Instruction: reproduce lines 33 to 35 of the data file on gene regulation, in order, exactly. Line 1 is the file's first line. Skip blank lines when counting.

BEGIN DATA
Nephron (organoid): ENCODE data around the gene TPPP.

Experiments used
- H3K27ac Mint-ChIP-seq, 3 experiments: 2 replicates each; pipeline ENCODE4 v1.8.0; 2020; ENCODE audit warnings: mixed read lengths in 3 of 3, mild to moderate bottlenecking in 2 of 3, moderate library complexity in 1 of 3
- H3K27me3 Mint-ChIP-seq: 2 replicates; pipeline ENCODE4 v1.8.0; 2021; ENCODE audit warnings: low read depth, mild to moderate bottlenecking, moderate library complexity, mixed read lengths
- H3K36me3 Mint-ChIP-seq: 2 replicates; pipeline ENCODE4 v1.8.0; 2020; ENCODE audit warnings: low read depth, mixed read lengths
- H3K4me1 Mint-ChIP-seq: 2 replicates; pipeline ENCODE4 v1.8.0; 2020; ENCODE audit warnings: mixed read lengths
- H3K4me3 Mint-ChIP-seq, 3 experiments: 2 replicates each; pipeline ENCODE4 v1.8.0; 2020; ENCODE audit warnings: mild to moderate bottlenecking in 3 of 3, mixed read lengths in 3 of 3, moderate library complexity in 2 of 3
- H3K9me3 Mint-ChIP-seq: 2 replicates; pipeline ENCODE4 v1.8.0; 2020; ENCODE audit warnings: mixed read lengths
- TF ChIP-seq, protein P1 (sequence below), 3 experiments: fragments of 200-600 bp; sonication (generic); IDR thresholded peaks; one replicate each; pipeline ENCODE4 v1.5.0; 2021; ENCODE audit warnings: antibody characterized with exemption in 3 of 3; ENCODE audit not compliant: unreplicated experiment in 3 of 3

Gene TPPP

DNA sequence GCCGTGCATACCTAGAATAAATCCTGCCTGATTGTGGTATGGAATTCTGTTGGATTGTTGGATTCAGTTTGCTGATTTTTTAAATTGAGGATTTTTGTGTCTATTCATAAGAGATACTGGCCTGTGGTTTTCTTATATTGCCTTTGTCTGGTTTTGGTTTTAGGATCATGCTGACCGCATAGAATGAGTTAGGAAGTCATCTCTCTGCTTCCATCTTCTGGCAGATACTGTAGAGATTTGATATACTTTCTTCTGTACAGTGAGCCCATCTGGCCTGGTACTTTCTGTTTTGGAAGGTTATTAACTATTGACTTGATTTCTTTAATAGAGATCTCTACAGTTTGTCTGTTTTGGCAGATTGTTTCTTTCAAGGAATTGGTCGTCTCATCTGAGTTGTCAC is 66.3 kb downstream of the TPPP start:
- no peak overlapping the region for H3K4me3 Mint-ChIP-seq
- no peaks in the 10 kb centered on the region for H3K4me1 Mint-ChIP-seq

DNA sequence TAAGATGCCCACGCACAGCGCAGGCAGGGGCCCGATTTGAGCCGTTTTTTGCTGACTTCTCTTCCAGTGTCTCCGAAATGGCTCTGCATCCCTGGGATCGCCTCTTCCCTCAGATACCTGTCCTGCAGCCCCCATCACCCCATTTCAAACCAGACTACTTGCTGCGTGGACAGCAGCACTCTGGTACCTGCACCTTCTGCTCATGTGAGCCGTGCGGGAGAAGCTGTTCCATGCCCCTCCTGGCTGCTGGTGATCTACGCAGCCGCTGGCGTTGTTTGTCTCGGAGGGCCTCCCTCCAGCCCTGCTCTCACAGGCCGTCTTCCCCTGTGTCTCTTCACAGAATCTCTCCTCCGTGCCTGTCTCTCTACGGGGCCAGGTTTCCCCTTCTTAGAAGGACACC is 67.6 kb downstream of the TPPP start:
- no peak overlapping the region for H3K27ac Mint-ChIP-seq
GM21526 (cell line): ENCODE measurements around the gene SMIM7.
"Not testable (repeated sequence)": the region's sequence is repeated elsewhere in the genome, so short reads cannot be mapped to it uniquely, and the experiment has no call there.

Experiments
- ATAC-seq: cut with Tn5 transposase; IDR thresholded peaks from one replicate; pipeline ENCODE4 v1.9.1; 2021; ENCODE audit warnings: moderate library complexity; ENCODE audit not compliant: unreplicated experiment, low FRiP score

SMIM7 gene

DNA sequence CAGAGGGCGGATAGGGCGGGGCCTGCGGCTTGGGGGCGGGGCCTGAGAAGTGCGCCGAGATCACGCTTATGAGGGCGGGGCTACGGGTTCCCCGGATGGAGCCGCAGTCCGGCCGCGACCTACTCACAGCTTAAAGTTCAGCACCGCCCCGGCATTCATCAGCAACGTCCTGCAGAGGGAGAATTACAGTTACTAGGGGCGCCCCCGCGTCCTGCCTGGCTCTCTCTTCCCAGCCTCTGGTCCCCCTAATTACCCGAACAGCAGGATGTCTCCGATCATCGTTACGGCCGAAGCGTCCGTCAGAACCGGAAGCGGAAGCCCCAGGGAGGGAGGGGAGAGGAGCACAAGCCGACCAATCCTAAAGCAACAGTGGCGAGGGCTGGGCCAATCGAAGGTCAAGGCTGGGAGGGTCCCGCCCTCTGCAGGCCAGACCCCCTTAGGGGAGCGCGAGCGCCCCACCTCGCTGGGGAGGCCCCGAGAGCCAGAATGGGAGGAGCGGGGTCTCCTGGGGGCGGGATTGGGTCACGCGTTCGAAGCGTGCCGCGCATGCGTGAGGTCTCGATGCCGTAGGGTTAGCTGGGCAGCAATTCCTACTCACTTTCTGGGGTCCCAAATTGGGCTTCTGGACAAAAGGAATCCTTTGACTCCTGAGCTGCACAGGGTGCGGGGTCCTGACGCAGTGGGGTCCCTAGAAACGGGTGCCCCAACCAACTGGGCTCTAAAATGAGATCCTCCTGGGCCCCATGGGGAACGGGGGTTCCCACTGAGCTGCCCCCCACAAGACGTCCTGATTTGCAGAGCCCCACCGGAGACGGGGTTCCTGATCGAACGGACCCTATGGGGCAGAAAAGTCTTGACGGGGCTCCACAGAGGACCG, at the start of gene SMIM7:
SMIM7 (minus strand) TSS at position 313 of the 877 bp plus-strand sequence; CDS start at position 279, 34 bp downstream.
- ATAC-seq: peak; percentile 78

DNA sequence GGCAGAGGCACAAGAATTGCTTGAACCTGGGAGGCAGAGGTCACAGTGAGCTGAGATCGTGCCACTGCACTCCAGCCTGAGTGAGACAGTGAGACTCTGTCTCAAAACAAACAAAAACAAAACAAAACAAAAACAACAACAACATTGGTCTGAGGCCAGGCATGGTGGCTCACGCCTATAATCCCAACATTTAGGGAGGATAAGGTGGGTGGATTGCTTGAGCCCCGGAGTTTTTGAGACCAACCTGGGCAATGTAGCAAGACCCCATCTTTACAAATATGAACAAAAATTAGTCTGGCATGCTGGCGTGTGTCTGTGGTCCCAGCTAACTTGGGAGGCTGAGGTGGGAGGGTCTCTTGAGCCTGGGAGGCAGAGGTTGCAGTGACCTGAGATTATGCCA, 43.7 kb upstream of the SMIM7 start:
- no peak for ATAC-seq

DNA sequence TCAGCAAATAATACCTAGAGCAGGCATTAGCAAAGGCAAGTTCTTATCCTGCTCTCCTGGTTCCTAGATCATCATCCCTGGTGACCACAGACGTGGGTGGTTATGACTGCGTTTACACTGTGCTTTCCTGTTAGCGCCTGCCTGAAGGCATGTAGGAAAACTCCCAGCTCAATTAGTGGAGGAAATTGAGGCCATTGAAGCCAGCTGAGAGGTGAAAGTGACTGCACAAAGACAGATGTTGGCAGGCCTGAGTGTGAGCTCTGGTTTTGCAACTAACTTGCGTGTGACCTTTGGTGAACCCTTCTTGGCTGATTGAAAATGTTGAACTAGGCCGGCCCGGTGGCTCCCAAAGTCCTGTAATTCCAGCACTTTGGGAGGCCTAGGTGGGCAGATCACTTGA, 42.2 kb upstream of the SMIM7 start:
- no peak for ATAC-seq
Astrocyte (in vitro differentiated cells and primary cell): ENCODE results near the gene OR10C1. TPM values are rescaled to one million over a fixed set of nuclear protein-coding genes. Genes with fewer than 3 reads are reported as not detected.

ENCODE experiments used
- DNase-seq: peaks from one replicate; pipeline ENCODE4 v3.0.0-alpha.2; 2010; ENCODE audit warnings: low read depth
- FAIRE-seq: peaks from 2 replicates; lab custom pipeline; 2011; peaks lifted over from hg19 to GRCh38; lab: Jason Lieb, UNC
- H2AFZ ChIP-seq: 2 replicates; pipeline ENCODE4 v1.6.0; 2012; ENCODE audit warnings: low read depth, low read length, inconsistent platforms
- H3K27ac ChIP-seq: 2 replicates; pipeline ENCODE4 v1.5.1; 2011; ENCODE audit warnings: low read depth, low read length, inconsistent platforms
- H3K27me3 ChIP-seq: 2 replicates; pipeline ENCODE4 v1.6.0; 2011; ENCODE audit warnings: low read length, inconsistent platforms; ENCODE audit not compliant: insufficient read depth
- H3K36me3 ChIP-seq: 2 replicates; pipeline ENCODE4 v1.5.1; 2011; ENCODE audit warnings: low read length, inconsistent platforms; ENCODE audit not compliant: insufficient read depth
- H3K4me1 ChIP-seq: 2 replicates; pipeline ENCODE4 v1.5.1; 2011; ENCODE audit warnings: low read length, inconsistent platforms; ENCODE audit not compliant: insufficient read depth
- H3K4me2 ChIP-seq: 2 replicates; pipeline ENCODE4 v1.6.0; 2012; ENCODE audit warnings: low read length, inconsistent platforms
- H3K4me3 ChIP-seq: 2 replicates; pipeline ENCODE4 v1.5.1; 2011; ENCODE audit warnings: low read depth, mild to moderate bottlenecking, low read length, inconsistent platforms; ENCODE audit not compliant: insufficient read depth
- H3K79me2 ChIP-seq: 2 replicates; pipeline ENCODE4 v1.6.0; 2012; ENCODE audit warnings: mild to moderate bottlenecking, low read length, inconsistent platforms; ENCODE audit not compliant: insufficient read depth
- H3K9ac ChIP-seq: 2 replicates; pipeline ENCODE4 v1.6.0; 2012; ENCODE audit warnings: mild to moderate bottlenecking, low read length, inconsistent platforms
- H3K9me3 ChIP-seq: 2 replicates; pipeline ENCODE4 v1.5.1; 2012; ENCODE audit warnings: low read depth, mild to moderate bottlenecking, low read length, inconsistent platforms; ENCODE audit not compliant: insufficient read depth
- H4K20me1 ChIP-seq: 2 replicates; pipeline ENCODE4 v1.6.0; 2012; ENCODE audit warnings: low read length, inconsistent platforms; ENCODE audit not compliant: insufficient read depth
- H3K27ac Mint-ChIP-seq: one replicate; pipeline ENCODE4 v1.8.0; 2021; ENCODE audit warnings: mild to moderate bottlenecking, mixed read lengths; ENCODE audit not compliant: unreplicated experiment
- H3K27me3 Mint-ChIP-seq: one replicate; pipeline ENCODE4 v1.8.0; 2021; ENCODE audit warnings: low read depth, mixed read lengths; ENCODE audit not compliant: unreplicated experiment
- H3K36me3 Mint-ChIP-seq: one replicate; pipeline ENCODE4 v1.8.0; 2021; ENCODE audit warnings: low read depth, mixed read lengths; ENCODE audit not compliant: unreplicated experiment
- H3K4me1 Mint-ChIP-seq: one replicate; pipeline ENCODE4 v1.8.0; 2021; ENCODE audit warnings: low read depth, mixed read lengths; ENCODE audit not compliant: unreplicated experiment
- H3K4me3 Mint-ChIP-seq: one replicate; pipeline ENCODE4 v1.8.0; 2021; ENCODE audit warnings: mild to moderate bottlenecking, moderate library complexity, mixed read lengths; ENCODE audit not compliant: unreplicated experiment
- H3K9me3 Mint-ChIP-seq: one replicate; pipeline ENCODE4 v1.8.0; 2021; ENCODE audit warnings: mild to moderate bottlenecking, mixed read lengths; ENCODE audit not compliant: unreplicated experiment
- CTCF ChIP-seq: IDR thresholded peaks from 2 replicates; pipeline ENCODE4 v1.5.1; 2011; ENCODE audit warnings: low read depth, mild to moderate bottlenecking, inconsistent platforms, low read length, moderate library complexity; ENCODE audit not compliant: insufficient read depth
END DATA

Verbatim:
- H3K27ac ChIP-seq: 2 replicates; pipeline ENCODE4 v1.5.1; 2011; ENCODE audit warnings: low read depth, low read length, inconsistent platforms
- H3K27me3 ChIP-seq: 2 replicates; pipeline ENCODE4 v1.6.0; 2011; ENCODE audit warnings: low read length, inconsistent platforms; ENCODE audit not compliant: insufficient read depth
- H3K36me3 ChIP-seq: 2 replicates; pipeline ENCODE4 v1.5.1; 2011; ENCODE audit warnings: low read length, inconsistent platforms; ENCODE audit not compliant: insufficient read depth